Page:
There was one other theory presented at the meeting which seems extremely plausible and worthy of further attention and research. The idea is that the massive use of unsterilised needles in African medicine in the twentieth century was responsible for transmitting the virus from an infected person to many other people, prompting the virus to become more virulent: a process known to happen with many other pathogens, for example hepatitis C, which was spread via unsterilised needles in Egypt in the 1950s. The many inoculation campaigns in Africa are a distinctive enough twentieth century phenomenon to explain why the epidemic took off when it did and not before, given that people have had contact with infected chimpanzees for centuries. A distinctive trigger mechanism is rather lacking in the natural transfer theory, which postulates that increased travel in the twentieth century was responsible for spreading the virus to epidemic proportions. This is rather unsatisfactory, however, in view of the slave trade, various wars and colonial upheavals in Africa over the centuries, which involved large movements of people but were not sufficient to ignite an epidemic: we do need an explanation which identifies some peculiarly twentieth century phenomenon as the culprit. If the virus was more easily transmissible – i.e. through airborne droplets, like a cold or flu virus – an epidemic could be spontaneous and we would not need to invoke a trigger. BSE, on the other hand, is not contagious enough to trigger an epidemic without assistance. That assistance was identified as the cannibalistic recycling of infected animal material to naturally herbivorous cattle.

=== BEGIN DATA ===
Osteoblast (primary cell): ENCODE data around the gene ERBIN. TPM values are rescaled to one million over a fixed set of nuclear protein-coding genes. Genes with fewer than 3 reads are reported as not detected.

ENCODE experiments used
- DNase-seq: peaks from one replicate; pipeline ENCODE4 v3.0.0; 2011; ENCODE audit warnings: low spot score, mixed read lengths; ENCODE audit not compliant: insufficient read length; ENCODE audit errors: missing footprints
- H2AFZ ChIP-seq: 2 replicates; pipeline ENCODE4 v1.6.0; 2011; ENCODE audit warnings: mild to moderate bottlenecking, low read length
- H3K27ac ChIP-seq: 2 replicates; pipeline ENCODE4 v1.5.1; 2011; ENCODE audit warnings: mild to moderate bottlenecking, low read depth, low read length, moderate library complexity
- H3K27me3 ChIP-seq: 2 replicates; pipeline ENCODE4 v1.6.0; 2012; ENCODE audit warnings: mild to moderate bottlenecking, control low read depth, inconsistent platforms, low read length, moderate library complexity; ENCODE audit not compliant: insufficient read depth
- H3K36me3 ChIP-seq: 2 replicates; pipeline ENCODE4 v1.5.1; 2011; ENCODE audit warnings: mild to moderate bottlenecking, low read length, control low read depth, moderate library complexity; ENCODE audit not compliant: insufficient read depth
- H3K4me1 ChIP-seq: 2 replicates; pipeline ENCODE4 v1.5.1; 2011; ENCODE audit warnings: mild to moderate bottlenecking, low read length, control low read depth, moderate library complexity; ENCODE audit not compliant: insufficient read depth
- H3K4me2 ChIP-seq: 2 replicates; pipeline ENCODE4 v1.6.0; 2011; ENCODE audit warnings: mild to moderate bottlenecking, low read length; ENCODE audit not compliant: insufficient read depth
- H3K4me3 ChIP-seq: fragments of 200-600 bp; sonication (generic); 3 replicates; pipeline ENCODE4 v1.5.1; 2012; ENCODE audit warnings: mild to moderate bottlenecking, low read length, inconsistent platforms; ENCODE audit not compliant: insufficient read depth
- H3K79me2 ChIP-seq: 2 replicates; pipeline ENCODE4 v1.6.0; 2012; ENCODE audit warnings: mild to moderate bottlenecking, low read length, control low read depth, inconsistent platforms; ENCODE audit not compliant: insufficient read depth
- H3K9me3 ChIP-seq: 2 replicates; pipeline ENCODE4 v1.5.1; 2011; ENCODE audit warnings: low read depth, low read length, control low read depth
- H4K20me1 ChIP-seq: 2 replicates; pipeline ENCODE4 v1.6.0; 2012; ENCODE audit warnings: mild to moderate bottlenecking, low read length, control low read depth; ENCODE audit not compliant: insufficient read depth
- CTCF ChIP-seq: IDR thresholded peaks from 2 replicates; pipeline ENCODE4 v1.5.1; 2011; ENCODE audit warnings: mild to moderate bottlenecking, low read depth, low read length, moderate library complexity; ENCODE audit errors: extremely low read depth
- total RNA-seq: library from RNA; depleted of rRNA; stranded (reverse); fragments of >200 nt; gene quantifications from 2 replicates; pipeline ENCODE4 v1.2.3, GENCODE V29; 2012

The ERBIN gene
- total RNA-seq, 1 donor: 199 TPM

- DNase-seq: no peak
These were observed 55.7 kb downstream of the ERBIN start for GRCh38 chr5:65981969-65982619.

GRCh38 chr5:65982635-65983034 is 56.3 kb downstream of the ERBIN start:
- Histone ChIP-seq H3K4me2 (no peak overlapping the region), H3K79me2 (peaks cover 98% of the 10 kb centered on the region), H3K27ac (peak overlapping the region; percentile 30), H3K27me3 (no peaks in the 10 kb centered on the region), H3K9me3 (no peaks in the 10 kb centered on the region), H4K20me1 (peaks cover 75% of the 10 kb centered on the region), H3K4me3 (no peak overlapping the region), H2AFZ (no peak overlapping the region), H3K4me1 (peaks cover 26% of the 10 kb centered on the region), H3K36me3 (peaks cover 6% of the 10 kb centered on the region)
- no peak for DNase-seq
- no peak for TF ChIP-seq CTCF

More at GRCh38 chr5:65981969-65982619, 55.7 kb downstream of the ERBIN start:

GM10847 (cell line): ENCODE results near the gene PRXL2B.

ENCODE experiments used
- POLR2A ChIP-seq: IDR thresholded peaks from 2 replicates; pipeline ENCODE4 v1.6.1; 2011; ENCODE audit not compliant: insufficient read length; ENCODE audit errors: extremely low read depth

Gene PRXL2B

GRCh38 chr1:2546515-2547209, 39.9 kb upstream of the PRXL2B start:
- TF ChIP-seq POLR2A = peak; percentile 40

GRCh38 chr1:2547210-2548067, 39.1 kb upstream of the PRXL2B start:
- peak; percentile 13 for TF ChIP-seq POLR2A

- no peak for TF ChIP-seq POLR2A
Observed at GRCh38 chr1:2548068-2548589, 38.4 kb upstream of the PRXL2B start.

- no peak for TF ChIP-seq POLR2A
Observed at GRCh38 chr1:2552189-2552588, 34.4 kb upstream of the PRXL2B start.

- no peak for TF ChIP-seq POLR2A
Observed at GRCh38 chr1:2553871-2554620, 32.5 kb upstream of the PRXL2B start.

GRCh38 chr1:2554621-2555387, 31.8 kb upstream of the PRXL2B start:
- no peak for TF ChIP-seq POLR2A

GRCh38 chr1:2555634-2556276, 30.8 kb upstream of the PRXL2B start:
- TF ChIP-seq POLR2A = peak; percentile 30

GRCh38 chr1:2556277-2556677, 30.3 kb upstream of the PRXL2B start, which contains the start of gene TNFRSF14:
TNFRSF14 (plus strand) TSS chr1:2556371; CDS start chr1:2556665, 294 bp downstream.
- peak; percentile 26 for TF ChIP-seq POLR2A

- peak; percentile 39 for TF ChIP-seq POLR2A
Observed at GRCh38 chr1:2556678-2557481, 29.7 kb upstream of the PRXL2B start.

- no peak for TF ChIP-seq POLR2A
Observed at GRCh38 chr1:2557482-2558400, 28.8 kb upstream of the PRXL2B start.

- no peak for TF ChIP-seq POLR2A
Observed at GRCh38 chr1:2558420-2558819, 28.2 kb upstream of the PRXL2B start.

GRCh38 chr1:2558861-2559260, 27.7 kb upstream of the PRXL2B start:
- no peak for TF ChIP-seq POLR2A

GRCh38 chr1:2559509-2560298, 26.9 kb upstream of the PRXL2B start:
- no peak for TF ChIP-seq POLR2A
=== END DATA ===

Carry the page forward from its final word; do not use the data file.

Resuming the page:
One of the prominent scientists at the meeting, Professor Albert Osterhaus, gave a chilling presentation on newly-emerging viral diseases in man and other animals; asserting that they all became virulent after crossing the species barrier from another animal. He noted that the greatest causes of death over the past century have been AIDS and the three major flu epidemics, all of which, he affirmed, were acquired from animals.